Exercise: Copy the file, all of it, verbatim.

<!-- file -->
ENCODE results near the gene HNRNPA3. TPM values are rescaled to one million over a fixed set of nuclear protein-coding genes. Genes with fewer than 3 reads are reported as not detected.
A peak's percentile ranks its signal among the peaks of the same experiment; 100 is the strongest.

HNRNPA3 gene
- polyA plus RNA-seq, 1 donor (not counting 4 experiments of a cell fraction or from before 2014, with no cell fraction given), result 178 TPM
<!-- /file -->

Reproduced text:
ENCODE results near the gene HNRNPA3. TPM values are rescaled to one million over a fixed set of nuclear protein-coding genes. Genes with fewer than 3 reads are reported as not detected.
A peak's percentile ranks its signal among the peaks of the same experiment; 100 is the strongest.

HNRNPA3 gene
- polyA plus RNA-seq, 1 donor (not counting 4 experiments of a cell fraction or from before 2014, with no cell fraction given), result 178 TPM